One of the greatest strengths of public health is that it is based on many sciences and its students and practitioners come from a variety of backgrounds. In our classes, you will study with doctors, nurses, social workers, historians, psychologists, anthropologists, journalists, lawyers, and many others. Our students come to UF not only from Florida, but also from across the United States, and around the world. When you join us, an exciting mix of students will enrich every one of your public health courses.
The Master of Public Health (MPH) degree offers six concentrations: biostatistics, environmental health, epidemiology, population health management, public health practice, and social and behavioral sciences.
For UF professional students, we have combination programs of study with the colleges of Law, Medicine, Pharmacy, and Veterinary Medicine. PhD/MPH programs are also available with the college’s Clinical and Health Psychology, Health Services Research and Rehabilitation Science PhD programs, and combination degree programs can be developed on an individual basis with other PhD and master’s programs throughout the university.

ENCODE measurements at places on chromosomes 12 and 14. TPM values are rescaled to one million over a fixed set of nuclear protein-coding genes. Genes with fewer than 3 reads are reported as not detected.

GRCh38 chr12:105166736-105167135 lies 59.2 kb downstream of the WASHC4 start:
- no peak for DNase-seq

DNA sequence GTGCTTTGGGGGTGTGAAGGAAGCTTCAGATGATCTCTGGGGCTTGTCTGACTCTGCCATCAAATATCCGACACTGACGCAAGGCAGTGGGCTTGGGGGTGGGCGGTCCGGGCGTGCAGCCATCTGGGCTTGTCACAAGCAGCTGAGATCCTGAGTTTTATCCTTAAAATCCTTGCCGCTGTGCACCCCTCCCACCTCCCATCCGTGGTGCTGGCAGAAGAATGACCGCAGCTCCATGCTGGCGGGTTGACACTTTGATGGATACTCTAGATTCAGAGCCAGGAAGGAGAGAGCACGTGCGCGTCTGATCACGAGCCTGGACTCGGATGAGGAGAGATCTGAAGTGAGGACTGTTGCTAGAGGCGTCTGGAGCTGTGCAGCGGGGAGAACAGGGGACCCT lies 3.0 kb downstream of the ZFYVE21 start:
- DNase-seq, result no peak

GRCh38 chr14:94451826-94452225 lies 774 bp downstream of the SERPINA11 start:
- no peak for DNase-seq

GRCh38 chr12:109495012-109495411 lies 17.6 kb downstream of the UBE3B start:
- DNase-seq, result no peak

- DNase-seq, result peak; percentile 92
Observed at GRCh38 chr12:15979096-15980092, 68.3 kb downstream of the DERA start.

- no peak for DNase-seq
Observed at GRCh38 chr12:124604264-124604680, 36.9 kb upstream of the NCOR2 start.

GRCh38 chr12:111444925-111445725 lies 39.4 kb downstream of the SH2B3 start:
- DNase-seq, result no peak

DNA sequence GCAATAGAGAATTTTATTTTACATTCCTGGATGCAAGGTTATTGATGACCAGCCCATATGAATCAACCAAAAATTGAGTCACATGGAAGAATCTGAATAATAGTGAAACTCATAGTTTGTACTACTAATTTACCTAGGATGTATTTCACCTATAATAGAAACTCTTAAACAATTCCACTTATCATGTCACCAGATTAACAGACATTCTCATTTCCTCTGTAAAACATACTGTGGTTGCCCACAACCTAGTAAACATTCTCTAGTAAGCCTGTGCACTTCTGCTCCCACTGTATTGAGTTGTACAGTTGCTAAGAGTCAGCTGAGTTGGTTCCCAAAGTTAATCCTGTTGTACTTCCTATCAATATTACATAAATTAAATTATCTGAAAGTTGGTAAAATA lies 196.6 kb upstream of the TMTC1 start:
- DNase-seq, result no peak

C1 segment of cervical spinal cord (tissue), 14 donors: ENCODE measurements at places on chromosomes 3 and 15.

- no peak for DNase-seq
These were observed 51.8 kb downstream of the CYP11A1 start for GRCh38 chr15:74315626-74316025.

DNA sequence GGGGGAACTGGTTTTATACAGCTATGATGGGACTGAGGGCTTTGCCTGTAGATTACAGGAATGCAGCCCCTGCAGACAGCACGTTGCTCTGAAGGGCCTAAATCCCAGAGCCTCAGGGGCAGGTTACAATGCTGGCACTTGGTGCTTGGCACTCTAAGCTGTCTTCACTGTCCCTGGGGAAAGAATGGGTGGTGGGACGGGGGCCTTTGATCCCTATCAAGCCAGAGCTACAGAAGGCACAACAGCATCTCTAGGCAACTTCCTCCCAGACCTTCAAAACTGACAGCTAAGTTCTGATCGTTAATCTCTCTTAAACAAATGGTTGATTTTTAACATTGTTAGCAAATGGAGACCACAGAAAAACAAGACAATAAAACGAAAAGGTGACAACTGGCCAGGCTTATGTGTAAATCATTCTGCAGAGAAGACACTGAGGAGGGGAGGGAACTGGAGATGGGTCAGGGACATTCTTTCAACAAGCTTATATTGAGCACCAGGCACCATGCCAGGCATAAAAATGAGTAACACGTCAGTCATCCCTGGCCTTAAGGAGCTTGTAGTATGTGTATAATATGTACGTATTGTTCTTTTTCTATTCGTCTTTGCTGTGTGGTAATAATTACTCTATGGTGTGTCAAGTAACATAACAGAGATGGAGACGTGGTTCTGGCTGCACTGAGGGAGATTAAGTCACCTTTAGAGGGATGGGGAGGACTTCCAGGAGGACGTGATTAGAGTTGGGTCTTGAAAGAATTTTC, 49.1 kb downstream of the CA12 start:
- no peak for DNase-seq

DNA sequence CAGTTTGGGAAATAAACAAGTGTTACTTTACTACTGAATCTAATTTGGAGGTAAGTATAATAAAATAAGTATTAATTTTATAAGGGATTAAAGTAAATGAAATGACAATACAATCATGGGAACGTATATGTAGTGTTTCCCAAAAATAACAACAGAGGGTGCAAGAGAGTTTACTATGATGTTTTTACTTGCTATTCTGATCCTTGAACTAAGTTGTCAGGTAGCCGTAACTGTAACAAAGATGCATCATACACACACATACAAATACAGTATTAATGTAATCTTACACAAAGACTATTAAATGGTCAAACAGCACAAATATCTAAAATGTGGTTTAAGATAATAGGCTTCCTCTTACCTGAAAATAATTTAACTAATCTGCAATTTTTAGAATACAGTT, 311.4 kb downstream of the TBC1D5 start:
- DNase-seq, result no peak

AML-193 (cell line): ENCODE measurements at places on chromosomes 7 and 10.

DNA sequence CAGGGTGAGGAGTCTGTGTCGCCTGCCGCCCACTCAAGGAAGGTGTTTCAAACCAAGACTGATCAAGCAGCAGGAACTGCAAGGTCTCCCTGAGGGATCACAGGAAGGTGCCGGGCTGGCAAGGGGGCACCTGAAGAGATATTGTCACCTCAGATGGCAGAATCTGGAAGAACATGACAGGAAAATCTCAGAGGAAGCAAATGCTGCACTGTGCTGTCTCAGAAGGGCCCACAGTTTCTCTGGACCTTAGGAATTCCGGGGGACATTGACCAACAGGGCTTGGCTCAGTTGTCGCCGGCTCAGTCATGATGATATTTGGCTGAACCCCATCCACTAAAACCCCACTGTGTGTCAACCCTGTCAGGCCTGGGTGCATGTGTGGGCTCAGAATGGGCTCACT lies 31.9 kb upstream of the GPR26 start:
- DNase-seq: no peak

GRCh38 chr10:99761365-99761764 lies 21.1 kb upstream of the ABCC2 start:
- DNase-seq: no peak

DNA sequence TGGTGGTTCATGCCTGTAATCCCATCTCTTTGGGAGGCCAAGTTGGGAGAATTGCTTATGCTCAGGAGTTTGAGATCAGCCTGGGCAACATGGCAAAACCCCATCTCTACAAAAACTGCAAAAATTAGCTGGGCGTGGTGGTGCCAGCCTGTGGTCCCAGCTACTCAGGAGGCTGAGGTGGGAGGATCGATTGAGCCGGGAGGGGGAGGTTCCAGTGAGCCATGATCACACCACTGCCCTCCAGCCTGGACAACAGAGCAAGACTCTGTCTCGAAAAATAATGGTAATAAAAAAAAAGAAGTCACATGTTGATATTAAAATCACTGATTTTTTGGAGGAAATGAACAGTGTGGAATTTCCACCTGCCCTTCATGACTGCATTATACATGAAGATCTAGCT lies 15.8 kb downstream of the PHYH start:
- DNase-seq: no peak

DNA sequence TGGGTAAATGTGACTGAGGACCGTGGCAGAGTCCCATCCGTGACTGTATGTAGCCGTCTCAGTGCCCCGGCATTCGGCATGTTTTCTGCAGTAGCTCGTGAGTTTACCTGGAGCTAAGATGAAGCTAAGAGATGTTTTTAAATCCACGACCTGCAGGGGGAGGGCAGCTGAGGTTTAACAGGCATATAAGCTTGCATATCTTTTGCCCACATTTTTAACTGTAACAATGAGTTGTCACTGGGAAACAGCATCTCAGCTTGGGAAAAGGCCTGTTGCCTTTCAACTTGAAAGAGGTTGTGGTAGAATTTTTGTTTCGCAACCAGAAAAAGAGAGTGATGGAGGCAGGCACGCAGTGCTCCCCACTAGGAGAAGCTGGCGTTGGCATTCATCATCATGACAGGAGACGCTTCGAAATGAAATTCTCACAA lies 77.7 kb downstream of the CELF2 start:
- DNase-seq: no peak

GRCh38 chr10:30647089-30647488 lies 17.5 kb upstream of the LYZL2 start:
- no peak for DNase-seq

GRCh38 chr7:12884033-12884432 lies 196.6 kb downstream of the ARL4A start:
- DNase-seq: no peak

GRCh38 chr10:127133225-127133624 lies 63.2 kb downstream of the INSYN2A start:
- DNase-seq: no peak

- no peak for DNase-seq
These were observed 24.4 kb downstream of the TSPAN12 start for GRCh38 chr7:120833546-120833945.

If you are already in the public health workforce, or you would like to move in that direction, but a master’s degree is more than you need, consider our Certificate in Public Health. This 15-credit option includes the foundation course in each of the five public health science concentrations, thus providing a broad overview of the skills and knowledge of the public health disciplines. The certificate is available on campus to graduate students and working professionals, and it is now available online to individuals outside the university. Should you decide to enter the MPH program, graduate credits earned for the certificate can be applied to the degree.